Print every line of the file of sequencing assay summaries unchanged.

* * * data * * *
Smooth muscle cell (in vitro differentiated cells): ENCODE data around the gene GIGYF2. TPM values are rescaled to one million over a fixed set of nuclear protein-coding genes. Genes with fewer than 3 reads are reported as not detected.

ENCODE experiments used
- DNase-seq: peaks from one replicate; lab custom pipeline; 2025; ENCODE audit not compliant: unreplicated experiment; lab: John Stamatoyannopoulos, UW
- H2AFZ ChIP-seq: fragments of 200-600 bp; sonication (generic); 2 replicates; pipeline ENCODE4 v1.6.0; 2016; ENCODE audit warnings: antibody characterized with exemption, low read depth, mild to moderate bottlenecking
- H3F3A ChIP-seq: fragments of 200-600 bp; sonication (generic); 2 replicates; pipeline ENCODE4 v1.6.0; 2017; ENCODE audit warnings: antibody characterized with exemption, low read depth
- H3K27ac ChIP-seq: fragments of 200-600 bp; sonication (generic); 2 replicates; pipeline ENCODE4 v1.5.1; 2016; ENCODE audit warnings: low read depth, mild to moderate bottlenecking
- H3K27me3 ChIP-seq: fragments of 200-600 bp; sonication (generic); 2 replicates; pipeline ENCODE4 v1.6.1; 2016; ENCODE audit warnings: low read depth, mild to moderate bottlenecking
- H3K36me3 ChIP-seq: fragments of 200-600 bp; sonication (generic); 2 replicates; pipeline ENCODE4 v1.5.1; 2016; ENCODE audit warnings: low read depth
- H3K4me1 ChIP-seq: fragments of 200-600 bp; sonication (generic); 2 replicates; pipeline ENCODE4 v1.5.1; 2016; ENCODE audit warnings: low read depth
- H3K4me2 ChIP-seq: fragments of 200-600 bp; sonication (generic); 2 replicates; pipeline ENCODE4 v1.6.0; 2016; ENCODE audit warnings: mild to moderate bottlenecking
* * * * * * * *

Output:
Smooth muscle cell (in vitro differentiated cells): ENCODE data around the gene GIGYF2. TPM values are rescaled to one million over a fixed set of nuclear protein-coding genes. Genes with fewer than 3 reads are reported as not detected.

ENCODE experiments used
- DNase-seq: peaks from one replicate; lab custom pipeline; 2025; ENCODE audit not compliant: unreplicated experiment; lab: John Stamatoyannopoulos, UW
- H2AFZ ChIP-seq: fragments of 200-600 bp; sonication (generic); 2 replicates; pipeline ENCODE4 v1.6.0; 2016; ENCODE audit warnings: antibody characterized with exemption, low read depth, mild to moderate bottlenecking
- H3F3A ChIP-seq: fragments of 200-600 bp; sonication (generic); 2 replicates; pipeline ENCODE4 v1.6.0; 2017; ENCODE audit warnings: antibody characterized with exemption, low read depth
- H3K27ac ChIP-seq: fragments of 200-600 bp; sonication (generic); 2 replicates; pipeline ENCODE4 v1.5.1; 2016; ENCODE audit warnings: low read depth, mild to moderate bottlenecking
- H3K27me3 ChIP-seq: fragments of 200-600 bp; sonication (generic); 2 replicates; pipeline ENCODE4 v1.6.1; 2016; ENCODE audit warnings: low read depth, mild to moderate bottlenecking
- H3K36me3 ChIP-seq: fragments of 200-600 bp; sonication (generic); 2 replicates; pipeline ENCODE4 v1.5.1; 2016; ENCODE audit warnings: low read depth
- H3K4me1 ChIP-seq: fragments of 200-600 bp; sonication (generic); 2 replicates; pipeline ENCODE4 v1.5.1; 2016; ENCODE audit warnings: low read depth
- H3K4me2 ChIP-seq: fragments of 200-600 bp; sonication (generic); 2 replicates; pipeline ENCODE4 v1.6.0; 2016; ENCODE audit warnings: mild to moderate bottlenecking